Thursday, 21 October 2004

Steven Mithen: After the Ice: A Global Human History 20,000 - 5000 BC (2003)

Edition: Weidenfeld & Nicolson, 2003
Review number: 1268

In the last few years, the understanding that professional archaeologists have of life in the prehistoric world has advanced rapidly, but the new ideas have generally been quite slow to filter through to the level of the interested amateur, apart from the odd newspaper article when a particularly sensational story has been unearthed, such as the disproving of the "Clovis first" theory about the earliest inhabitants of the American continent, or the exposing of the Philippine's Tasaday tribe as a hoax perpetrated by the Marcos regime for its own reasons. In After the Ice, Steve Mithen provides a popular account of the current state of archaeological knowledge and theory, a worldwide survey of the story of 15,000 years - a period which basically extends from the height of the last Ice Age to the earliest agricultural cultures.

In this sort of account, the difficulty is to make the past come alive - to turn the trenches back into huts, the bones into people - while being able to show the reasoning behind the reconstruction, the boundaries between knowledge and supposition, and also to explain something of the scientific techniques used in modern archaeological investigation. Mithen uses a particular device to overcome this difficulty: he writes about what would have been seen by a time traveller he names John Lubbock, named after a famous Victorian historian, who in his own book Prehistoric Times did something similar to After the Ice, although right at the start of the study of the prehistoric past: this was the book which introduced terms such as Palaeolithic and Neolithic. John Lubbock carries a copy of Prehistoric Times around with him, which makes it possible for Mithen to discuss just how much our ideas about the past have changed in the last century and a half (and also our attitudes to non-white people). This generally works quite well, only occasionally becoming irritating; far less so than a description of the device makes it sound.

Apart from those with an interest in the past for its own sake, why should anyone read After the Ice? Mithen makes a case for this by considering global warming. Through this fifteen thousand year period, global temperatures rose dramatically (though not as fast as they are now), and many of the changes in the archaeology can be linked to the environmental changes that were local effects of this. The drastic move to agriculture - it should be noted that the early farmers had poorer nutrition than the hunter gatherers they replaced - has had amassive (indeed, incalculable) social impact. This is some food for thought as we look to the next century, when global warming is likely to impact a world containing thousands of times as many people.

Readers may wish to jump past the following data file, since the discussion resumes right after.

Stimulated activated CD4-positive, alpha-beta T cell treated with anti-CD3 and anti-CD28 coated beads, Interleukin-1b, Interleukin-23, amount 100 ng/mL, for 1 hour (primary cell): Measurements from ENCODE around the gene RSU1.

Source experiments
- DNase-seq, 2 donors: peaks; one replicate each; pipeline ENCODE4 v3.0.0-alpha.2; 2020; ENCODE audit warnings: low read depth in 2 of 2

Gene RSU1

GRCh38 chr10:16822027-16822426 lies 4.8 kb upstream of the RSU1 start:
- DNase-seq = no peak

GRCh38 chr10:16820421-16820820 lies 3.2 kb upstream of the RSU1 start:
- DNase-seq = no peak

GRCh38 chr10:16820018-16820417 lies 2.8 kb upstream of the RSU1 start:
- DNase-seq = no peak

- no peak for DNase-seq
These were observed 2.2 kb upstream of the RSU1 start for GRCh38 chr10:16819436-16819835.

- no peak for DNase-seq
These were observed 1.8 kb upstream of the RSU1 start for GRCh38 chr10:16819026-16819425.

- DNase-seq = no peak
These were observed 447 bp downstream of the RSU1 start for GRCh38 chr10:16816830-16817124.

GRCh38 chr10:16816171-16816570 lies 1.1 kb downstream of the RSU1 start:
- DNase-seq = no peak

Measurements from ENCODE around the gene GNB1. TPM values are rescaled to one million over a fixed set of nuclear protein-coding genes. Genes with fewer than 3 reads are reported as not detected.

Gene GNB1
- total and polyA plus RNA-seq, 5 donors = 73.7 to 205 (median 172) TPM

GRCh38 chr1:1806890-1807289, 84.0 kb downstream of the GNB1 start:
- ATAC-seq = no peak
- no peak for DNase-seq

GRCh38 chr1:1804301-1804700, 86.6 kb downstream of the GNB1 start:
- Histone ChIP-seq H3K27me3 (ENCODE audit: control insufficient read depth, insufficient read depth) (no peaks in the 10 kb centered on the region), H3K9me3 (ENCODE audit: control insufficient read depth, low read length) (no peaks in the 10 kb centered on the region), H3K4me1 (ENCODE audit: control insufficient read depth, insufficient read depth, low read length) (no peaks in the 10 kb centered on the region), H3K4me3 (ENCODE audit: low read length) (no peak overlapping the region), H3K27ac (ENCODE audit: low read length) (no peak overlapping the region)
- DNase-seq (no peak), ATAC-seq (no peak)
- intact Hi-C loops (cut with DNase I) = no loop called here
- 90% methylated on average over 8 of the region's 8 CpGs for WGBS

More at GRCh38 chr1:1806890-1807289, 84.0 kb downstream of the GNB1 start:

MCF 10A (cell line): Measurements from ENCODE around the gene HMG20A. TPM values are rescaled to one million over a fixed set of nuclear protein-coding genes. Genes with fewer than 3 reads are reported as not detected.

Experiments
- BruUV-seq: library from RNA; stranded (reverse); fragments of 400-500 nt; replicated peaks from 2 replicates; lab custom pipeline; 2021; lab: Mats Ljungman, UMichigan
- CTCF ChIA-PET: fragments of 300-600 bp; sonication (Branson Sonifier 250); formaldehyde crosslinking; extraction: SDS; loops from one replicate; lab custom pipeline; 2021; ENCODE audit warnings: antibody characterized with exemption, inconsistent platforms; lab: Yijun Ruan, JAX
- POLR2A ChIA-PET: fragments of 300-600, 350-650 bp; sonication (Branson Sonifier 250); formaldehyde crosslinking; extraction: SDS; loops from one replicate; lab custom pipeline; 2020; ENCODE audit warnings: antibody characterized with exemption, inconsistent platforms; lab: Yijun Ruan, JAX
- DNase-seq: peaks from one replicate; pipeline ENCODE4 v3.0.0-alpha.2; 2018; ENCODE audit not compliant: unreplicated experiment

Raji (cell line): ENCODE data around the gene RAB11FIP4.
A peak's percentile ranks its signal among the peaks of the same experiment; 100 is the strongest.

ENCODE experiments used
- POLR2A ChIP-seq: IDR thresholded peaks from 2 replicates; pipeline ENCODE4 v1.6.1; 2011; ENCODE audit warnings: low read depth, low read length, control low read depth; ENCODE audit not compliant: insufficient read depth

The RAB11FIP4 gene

One minor irritation occurs in connection with the footnotes. A lot of the more technical detail is relegated to notes at the end of the book, and there are many readers who, like myself, will want to follow them as they progress through the main narrative. The problem is that there are frequent errors in the numbering of the notes which can make this a frustrating process. To take an example, in the last chapter the note referenced as 2 in the text appears as 6 in the endpapers, with the notes in between also incorrect (3-5 become 2-4). I hope this will be corrected in later editions.

After the Ice is a fascinating book, and is essential reading for anyone interested in the prehistoric past. Maybe in a decade or two it will be out of date; and in a century and a half it may well seem to be a naive, forgotten relic of the past like Prehistoric Times has become. But for now this is the history book of the year.

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